6. Press the “OK” button and then close the pack installer.
  7. Open the example project by going to the “Project” menu, select “Open Project…” and navigating to your destination folder. Navigate to the “Blinky” project.
  8. Select and open the Keil uVision project file “Blinky.uvprojx”.
  9. The project will be opened and the “Project” pane on the left hand side should show all of the individual files grouped into folders.Blinky_Project
  10. Go to the “Project” menu and select “Rebuild all targets… ” to build the project. Assuming everything is set up correctly this should build with no errors and no warnings.
  11. Connect your STM32 Nucleo board to your PC via the USB connector CN1.
  12. Go to the “Debug” menu and select “Start/Stop Debug Session”. The generated image will now be programmed to the board.
  13. The debugger will now break at the start of the program (the first instruction in main()  which in this case is initialise the variable num with -1).
  14. Press F5 to start execution. LED “LD2” on the STM32 Nucleo board should start flashing. Using a terminal program connected to the enumerated COM port at 115200 you should also see the phrase “Hello World” being continually output.

So my first outing with the Keil MDK-ARM tool chain has been a success. First impressions of the IDE are very good. Well laid out and reasonably intuitive. However only once you start using a tool in anger do you start to realise its strengths and weaknesses so I guess only time will tell.

STM32 Nucleo Hello World

So managed to grab a bit of time to play with my new STM32 Nucleo development board yesterday. Just as everyone does when they get a new development board I started with the obligatory “Hello World” application. Now because these boards have mbed support and because I had never used mbed before I decided to give it a try.

For those people who have no idea what mbed is. The mbed platform is a free on-line development environment  for the 32 bit ARM Cortex-M range of microcontrollers. Code is written and compiled in this web based IDE. The IDE provides a private workspace with the ability to quickly import and share code with other mbed users. The mbed SDK provides a C/C++ software platform for creating firmware to run on your device. The SDK also provides a library of components that may be used in your own developments.

For anyone who’s interested I’ll quickly go through the steps I took to get the board up and running. Before getting started its probably a good idea to install the ST-Link USB drivers because these will be needed when you first plug in the board.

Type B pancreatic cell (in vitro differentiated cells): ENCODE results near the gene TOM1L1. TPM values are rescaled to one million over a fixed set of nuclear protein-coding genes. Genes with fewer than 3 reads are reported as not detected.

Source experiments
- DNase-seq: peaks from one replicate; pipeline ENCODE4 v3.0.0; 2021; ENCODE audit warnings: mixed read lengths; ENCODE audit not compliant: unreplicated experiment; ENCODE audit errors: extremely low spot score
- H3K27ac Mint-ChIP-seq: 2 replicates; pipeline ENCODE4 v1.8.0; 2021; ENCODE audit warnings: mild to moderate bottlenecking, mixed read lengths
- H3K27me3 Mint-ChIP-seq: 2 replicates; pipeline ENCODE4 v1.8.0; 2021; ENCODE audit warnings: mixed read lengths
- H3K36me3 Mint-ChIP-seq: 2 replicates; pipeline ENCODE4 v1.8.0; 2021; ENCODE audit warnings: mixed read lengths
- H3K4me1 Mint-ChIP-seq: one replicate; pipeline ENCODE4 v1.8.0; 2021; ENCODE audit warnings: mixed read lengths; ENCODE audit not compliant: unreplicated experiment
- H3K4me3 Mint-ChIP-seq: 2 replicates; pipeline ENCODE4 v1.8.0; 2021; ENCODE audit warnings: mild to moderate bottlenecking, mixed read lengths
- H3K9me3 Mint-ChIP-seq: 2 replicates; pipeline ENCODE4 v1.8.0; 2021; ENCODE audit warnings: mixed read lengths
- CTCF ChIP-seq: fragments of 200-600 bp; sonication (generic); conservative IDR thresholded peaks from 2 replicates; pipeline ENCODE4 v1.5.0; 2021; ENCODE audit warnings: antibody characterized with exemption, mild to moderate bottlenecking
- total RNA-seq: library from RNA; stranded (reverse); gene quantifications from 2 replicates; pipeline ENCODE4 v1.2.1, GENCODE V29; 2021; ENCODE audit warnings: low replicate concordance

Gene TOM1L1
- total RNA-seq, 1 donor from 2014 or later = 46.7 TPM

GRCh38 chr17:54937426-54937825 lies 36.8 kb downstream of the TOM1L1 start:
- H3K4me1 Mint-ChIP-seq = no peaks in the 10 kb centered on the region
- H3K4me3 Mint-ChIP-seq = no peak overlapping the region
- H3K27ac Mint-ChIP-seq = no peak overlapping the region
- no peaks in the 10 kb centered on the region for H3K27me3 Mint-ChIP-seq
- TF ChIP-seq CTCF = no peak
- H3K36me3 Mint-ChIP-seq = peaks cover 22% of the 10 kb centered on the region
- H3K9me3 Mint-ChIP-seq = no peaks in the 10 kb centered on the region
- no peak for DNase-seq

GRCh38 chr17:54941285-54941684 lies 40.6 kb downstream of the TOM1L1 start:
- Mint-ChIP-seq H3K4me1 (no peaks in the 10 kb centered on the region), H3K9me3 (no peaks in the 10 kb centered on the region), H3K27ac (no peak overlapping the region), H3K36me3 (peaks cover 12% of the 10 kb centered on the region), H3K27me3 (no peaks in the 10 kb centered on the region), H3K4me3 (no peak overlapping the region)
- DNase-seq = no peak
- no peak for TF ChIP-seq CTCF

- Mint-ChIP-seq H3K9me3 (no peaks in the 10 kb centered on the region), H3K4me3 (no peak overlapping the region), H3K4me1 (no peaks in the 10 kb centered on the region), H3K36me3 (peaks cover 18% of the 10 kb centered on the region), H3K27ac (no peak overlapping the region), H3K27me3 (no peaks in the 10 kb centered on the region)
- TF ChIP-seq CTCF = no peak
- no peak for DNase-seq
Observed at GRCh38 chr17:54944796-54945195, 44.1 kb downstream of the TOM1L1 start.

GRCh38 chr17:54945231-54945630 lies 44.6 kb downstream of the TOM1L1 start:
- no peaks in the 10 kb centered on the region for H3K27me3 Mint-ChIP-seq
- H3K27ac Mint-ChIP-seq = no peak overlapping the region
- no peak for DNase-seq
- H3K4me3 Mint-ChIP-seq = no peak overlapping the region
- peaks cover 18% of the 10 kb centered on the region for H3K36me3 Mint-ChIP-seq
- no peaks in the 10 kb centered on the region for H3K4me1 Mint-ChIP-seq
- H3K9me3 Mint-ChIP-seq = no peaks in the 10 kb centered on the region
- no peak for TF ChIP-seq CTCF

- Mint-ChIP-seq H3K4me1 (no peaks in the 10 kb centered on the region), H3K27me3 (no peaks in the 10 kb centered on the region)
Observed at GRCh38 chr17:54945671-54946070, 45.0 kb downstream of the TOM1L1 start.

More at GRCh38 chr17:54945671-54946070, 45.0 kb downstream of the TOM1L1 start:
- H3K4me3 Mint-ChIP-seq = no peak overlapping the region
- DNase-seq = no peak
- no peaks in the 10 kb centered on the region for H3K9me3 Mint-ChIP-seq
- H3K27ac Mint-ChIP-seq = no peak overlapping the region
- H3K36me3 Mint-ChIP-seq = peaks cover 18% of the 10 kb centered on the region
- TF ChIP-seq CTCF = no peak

OK so you have the drivers installed lets get started :-

  1. Firstly you will need to create yourself an mbed developer account at
  2. Once registered and logged in click on the “Platform” button at the top of the developer page. Select your board, in my case the ST Nucleo F401RE. After selecting the board a detailed description page will open. Simply click “Add to your Compiler” to add this platform to your dashboard.
  3. Next click the “Open mbed Compiler” button to open the online compiler.
  4. Click “Import” to import an example project into your dashboard.
  5. Enter “nucleo” into the search box and click the search button. This should return a number of results.
  6. Highlight the “Nucleo_blink_led” program and click “Import!”. The import dialogue window will open. Leave these settings and press “Import” to continue importing the example program into “My programs”.
  7. To view the code click “main.cpp” to show it in the editor. So as you can see this is pretty noddy stuff. All the program does is turn the LED on for 200 ms and then off for a further second before repeating the process indefinitely.mbed_edit
  8. Click the “Compile” button to build the example program.
  9. The resulting binary image can now be downloaded directly to your device. The program will begin executing immediately.nucleo_drive_edit

So even from this basic example its clear to see mbed offers an extremely fast development path. Design concepts can be realised with minimal effort in next to no time. This example may only flash an LED but the principles are the same.

Not another development board

I fear I am suffering an addiction. An addiction to buying development boards. With ARM appearing to take over the world every manufacturer worth its salt seems to be introducing new ARM based development boards. On a recent spending spree on Farnell a new line of STM32 based boards caught my eye. The STM32 Nucleo range offers a great way to try these powerful micro controllers and comes in numerous flavours. One feature of these boards is that they are mbed compliant allowing for fast development with the on-line development environment. MFG_NUCLEOAnother great feature is that they come fitted with arduino headers so you can use any existing  arduino shields you have laying around. An integrated ST-Link debugger/programmer comes as standard so there is no need for any external tools. Supported development environments for these boards include IAR EWARM, Keil MDK, mbed and GCC based IDEs such as Atollic TrueStudio.

I opted for the STM32F401 one of the high powered variants. The STM32F401 comes fitted with a Cortex-M4 micro controller running at 84 MHz, has 512 kB of flash and bags of I/O including 4 dedicated SPIs. Can’t wait to start playing around with this board stay tuned for more updates.